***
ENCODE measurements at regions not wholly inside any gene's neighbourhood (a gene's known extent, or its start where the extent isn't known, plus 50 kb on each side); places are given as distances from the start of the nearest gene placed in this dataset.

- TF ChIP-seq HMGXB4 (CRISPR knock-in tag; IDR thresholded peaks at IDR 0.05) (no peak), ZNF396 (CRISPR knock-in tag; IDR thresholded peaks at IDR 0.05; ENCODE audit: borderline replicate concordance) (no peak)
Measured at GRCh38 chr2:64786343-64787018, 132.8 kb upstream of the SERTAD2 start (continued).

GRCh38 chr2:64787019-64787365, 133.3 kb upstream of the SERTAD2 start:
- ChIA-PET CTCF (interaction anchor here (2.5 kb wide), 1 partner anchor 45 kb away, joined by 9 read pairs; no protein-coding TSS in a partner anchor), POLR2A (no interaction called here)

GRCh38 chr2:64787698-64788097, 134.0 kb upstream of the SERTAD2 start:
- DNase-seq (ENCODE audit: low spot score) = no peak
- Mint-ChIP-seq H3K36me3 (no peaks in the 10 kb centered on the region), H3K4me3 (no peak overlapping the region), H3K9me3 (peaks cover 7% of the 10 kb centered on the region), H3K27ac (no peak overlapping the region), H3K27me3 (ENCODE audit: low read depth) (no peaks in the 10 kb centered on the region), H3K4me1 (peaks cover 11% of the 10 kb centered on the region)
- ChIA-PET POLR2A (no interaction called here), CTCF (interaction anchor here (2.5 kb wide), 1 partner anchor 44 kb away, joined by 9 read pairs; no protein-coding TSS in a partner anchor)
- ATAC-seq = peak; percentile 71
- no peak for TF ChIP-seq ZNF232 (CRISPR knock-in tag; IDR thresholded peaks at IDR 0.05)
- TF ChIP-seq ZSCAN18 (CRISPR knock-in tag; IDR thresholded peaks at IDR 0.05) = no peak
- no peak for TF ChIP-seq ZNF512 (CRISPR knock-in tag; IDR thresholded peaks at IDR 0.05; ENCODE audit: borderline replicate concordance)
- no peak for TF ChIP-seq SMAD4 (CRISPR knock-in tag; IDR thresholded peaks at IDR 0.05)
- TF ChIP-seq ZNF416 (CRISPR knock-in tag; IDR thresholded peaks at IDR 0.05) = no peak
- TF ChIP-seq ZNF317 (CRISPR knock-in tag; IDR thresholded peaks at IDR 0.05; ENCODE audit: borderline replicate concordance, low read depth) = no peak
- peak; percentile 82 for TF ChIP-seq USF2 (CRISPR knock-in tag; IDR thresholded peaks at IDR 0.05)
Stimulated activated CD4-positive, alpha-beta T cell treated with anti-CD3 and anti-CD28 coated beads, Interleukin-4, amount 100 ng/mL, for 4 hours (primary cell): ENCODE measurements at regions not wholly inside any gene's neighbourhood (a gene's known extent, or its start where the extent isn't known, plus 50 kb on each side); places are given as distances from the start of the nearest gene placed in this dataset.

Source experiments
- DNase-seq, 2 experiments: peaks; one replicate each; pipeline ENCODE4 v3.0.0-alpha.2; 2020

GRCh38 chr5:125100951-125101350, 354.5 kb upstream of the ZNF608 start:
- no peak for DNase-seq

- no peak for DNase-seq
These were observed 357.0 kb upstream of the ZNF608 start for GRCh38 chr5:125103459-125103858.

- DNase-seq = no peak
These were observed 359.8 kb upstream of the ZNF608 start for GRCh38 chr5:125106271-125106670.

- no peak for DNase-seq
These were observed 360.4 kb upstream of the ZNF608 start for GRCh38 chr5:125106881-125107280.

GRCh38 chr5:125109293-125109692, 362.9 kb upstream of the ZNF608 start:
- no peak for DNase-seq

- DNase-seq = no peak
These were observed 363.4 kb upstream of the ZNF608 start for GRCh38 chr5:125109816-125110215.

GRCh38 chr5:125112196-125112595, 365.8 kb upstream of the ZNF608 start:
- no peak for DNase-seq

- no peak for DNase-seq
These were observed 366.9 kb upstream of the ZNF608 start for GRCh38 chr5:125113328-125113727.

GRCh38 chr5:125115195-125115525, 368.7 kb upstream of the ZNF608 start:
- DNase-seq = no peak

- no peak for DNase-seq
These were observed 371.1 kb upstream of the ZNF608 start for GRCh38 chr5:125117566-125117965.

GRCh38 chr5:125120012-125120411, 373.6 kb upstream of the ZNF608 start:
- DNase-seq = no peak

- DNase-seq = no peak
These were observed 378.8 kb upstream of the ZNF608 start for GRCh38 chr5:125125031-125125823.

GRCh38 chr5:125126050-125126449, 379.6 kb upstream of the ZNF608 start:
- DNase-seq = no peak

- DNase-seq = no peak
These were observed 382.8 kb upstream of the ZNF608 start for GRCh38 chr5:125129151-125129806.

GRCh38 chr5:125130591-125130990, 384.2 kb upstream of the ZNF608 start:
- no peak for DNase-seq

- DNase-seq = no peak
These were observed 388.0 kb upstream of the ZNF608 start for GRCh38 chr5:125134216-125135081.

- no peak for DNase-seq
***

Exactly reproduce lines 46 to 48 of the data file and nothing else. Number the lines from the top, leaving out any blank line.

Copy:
- DNase-seq = no peak

- DNase-seq = no peak
These were observed 382.8 kb upstream of the ZNF608 start for GRCh38 chr5:125129151-125129806.